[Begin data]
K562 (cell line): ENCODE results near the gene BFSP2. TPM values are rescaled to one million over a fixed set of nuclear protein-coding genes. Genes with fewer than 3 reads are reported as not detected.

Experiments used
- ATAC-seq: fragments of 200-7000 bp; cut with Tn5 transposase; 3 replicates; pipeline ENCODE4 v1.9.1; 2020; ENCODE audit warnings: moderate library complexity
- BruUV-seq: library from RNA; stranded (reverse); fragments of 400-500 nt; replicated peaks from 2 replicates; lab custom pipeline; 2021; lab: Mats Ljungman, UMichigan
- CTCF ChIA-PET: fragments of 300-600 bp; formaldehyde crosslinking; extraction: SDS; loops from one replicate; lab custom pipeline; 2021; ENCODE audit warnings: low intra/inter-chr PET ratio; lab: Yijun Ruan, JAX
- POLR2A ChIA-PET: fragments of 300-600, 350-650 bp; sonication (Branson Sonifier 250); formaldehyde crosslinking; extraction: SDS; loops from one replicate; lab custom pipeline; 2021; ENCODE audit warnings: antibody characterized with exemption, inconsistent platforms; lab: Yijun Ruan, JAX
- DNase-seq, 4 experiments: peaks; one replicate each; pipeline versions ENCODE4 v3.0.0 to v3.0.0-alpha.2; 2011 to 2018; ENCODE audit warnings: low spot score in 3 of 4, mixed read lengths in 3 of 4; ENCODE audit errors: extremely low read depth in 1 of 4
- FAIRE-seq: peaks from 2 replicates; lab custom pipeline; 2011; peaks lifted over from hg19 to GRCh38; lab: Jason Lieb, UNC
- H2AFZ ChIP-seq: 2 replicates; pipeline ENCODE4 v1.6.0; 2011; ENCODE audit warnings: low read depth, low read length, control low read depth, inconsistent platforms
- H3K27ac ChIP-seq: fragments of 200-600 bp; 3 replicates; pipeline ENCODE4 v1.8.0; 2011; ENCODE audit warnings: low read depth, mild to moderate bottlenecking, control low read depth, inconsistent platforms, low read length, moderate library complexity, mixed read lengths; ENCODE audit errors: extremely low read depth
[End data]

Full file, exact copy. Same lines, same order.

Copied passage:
K562 (cell line): ENCODE results near the gene BFSP2. TPM values are rescaled to one million over a fixed set of nuclear protein-coding genes. Genes with fewer than 3 reads are reported as not detected.

Experiments used
- ATAC-seq: fragments of 200-7000 bp; cut with Tn5 transposase; 3 replicates; pipeline ENCODE4 v1.9.1; 2020; ENCODE audit warnings: moderate library complexity
- BruUV-seq: library from RNA; stranded (reverse); fragments of 400-500 nt; replicated peaks from 2 replicates; lab custom pipeline; 2021; lab: Mats Ljungman, UMichigan
- CTCF ChIA-PET: fragments of 300-600 bp; formaldehyde crosslinking; extraction: SDS; loops from one replicate; lab custom pipeline; 2021; ENCODE audit warnings: low intra/inter-chr PET ratio; lab: Yijun Ruan, JAX
- POLR2A ChIA-PET: fragments of 300-600, 350-650 bp; sonication (Branson Sonifier 250); formaldehyde crosslinking; extraction: SDS; loops from one replicate; lab custom pipeline; 2021; ENCODE audit warnings: antibody characterized with exemption, inconsistent platforms; lab: Yijun Ruan, JAX
- DNase-seq, 4 experiments: peaks; one replicate each; pipeline versions ENCODE4 v3.0.0 to v3.0.0-alpha.2; 2011 to 2018; ENCODE audit warnings: low spot score in 3 of 4, mixed read lengths in 3 of 4; ENCODE audit errors: extremely low read depth in 1 of 4
- FAIRE-seq: peaks from 2 replicates; lab custom pipeline; 2011; peaks lifted over from hg19 to GRCh38; lab: Jason Lieb, UNC
- H2AFZ ChIP-seq: 2 replicates; pipeline ENCODE4 v1.6.0; 2011; ENCODE audit warnings: low read depth, low read length, control low read depth, inconsistent platforms
- H3K27ac ChIP-seq: fragments of 200-600 bp; 3 replicates; pipeline ENCODE4 v1.8.0; 2011; ENCODE audit warnings: low read depth, mild to moderate bottlenecking, control low read depth, inconsistent platforms, low read length, moderate library complexity, mixed read lengths; ENCODE audit errors: extremely low read depth